Through a network of more than 500 freelancers, customers can hire performers and service staff through RentSher as well.

“You can hire a belly dancer through RentSher, you can hire a violin player or an oud player, and so on. You can even hire waitresses or hostesses from us,” says Mr Doshi.

RentSher employees are available to help consumers through online chat or over the phone. Pawan Singh / The National
RentSher employees are available to help consumers through online chat or over the phone. Pawan Singh / The National

During tourist season, RentSher Middle East sees high demand for car seats, strollers, wheelchairs, baby cribs, extra beds and mattresses. Hotels contact RentSher to rent a PS4. Restaurants go through RentSher to rent TVs to broadcast a popular sporting event.

Monetisation comes through a revenue share of 10 to 25 per cent on every order.

In the last six to nine months, RentSher has worked on creating a software service platform for the rental providers to help them manage their orders, and is planning to develop an app for consumers in the next month.

After the launch in KSA, the start-up is eyeing other markets, including Egypt, the UK and possibly Indonesia, depending on investor support. It is aiming to raise $4 million to $5m by the end of this year.

“More of the focus right now is to make sure that India and UAE and Saudi are growing as fast as they can,” says Mr Doshi.

Mr Doshi went from being the first investor in RentSher to being the co-founder and chief executive of its Middle East operations. Pawan Singh / The National 
Mr Doshi went from being the first investor in RentSher to being the co-founder and chief executive of its Middle East operations. Pawan Singh / The National 

Q&A: Vaibhav Doshi, chief executive and founder of RentSher Middle East

What already successful start-up do you wish you had started?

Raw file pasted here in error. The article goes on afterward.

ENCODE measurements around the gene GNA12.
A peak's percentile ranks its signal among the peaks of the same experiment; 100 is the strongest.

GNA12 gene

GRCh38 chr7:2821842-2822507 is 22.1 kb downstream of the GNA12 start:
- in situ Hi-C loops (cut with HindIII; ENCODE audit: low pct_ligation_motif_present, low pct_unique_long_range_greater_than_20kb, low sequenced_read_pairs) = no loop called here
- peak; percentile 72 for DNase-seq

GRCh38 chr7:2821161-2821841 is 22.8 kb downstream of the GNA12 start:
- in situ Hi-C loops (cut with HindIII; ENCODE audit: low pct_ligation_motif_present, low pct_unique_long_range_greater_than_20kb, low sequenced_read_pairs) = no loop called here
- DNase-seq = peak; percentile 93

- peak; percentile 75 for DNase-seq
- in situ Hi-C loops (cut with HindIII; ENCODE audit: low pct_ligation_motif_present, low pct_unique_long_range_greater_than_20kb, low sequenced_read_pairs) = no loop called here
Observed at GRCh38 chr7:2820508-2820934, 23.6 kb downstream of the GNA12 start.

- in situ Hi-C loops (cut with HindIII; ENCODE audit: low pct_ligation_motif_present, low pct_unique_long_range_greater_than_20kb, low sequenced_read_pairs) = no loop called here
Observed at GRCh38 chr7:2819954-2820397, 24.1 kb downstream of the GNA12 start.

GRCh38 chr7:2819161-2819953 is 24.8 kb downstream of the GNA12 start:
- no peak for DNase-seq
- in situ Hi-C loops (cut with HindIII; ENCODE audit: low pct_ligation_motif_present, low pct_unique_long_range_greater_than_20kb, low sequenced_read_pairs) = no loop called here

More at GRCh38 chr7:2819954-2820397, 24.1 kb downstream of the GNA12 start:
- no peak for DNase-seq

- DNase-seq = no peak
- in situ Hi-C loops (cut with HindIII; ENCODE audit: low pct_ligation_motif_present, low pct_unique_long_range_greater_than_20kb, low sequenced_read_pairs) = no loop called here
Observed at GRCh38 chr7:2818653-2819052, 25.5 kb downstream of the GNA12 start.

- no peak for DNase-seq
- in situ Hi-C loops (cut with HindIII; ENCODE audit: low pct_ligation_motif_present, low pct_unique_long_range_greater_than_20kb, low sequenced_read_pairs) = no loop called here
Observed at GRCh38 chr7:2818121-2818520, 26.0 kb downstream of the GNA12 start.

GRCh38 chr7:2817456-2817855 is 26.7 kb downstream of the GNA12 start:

Dubizzle. This is something which I had thought of when I was still in the UK and trying to buy second-hand items on a student budget. The other one is Airbnb. Having lived in the UK, I myself booked many BNBs and it used to be painful finding through different online-offline channels and then calling them and booking them. These are the two start-ups, now looking back, I would say I probably should have started. But I still believe RentSher can achieve similar heights.

What advice would you give to start-ups?

Team is the most critical part. We’ve learnt lessons in tough ways, so I think one key thing is to make sure the first 10 employees you hire are as passionate about the venture as you are, and then setting the right culture. Today I’m extremely proud of the team we have, but we’ve had our share when we didn’t have the best team in place and it cost us a lot of time and money.

Is it a challenge to be in business with friends and family?

In our case, me and my wife are both childhood friends also, so we’ve known each other since we were four or five years old. So whatever there was to be discovered has already been discovered. I think the reason it doesn’t work mostly is either you have surprises or you have a massive ego. As long as you can have an open conversation without bringing ego in between, we’ve never had a tough day fortunately — both between me and Purvashi, but also between me and Harsh, my friend now for 10 or 11 years. We yell at each other, we fight, we scream, but it’s always with the intent of doing something better. I don’t know what the magic formula is, but frankly it has not bothered us so far.

What is your next big dream to make happen?

If anybody’s thinking of rentals, we want them to think of RentSher. I would say that’s the big dream when it comes to RentSher. Beyond RentSher is then to be able to give back to society in some way. Coming from a rural background – both of us grew up in the same small village in India — I think there’s a lot more to be done for the world.

Updated: April 20, 2019 11:53 AM